Bonaparte is the thoughtful, sensitive first-person narrator, telling the story in past tense from some unspecified point in the future. He’s a young soldier in the Irish Republican Army who, along with Noble and Jeremiah… (read full character analysis)
Noble is a young soldier of comparable rank to Bonaparte who also takes a liking to the British prisoners. His brother is a priest, so he’s a religious believer. This puts him at odds with… (read full character analysis)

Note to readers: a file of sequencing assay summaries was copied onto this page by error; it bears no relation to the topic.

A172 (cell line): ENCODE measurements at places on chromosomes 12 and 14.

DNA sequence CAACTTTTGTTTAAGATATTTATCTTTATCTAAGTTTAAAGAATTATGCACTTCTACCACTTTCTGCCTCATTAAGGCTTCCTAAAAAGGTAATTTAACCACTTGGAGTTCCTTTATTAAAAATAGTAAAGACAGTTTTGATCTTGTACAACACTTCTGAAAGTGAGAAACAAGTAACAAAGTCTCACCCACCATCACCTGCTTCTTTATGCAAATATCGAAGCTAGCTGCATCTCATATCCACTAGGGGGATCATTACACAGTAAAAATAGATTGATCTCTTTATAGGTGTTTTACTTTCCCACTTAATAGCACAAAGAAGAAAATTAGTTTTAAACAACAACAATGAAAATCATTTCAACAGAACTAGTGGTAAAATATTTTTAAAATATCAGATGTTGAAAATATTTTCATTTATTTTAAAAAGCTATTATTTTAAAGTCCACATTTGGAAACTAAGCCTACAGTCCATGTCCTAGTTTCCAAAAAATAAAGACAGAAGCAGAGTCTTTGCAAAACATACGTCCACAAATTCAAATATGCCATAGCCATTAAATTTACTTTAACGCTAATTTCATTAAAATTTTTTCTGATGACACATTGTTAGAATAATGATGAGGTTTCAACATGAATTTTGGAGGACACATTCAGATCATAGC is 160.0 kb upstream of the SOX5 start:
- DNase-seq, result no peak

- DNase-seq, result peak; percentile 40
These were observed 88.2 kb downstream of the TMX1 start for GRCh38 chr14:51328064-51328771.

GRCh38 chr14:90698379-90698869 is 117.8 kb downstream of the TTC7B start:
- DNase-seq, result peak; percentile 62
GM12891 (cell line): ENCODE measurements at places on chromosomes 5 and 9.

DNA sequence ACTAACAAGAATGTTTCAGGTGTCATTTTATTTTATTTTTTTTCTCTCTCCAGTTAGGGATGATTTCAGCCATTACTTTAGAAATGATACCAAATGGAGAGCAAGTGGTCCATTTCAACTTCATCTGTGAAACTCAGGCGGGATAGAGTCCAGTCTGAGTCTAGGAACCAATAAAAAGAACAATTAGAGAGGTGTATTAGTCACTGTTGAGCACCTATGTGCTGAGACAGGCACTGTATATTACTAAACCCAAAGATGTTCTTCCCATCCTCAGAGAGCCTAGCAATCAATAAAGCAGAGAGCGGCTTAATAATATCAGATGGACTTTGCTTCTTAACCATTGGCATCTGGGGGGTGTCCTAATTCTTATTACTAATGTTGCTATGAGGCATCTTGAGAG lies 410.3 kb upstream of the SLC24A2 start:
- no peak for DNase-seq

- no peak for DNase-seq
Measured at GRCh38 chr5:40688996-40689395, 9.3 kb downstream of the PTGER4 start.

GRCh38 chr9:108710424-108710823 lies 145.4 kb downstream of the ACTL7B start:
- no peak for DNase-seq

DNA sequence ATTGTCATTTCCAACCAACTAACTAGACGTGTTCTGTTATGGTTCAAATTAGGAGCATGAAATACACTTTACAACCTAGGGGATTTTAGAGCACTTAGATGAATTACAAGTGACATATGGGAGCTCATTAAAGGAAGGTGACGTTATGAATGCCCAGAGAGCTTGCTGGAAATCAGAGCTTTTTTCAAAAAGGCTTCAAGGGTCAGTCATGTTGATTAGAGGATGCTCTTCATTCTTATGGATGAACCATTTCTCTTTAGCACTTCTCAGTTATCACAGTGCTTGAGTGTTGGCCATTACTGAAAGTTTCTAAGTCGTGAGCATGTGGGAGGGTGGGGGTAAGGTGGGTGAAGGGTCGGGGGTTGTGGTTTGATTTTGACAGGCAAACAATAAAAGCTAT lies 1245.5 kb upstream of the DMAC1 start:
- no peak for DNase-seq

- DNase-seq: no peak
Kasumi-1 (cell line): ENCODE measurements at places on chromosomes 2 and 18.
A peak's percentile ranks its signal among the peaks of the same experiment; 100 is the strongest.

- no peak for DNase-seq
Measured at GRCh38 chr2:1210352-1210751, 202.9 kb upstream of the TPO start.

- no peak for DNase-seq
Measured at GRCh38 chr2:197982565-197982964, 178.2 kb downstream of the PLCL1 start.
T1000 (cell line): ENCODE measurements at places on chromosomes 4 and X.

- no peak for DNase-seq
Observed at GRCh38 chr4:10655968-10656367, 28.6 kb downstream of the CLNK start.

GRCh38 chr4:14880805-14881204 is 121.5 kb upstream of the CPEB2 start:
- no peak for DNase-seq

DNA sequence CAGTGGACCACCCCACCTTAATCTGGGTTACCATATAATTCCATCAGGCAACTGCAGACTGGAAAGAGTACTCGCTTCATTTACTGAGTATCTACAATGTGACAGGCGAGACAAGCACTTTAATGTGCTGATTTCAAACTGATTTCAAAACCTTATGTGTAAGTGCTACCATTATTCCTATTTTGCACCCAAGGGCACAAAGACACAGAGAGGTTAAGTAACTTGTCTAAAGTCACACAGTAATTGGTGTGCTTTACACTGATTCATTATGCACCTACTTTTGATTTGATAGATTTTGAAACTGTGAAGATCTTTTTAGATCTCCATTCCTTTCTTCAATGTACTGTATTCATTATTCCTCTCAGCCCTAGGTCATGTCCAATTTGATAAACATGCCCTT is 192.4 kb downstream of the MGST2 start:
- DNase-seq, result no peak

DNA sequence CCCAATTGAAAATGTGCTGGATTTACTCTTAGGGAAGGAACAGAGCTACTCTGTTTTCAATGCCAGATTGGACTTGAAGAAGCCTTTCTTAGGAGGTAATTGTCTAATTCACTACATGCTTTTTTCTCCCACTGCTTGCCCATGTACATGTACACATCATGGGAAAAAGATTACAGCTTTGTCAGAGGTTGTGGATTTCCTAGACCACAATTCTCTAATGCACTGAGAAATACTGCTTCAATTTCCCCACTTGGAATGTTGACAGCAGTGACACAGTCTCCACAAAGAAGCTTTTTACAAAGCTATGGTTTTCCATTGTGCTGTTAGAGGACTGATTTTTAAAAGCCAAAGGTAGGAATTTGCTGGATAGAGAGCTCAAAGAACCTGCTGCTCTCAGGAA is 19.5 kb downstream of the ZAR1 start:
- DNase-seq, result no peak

Belcher is a British prisoner of war. He’s a tall, quiet, and kind man whose wife and children left him years ago. As a result, he’s eager to make a home even out of his… (read full character analysis)
‘Awkins is a British prisoner of war, who, unlike Belcher, is outspoken and quick-tempered. He is constantly sparring with the old woman and Noble over religion or global capitalism. He doesn’t put much faith… (read full character analysis)
Feeney is a minor figure whose presence is noted but who doesn’t speak in the story. He’s an Irish intelligence agent who, it is implied, orders and oversees the execution of the British prisoners.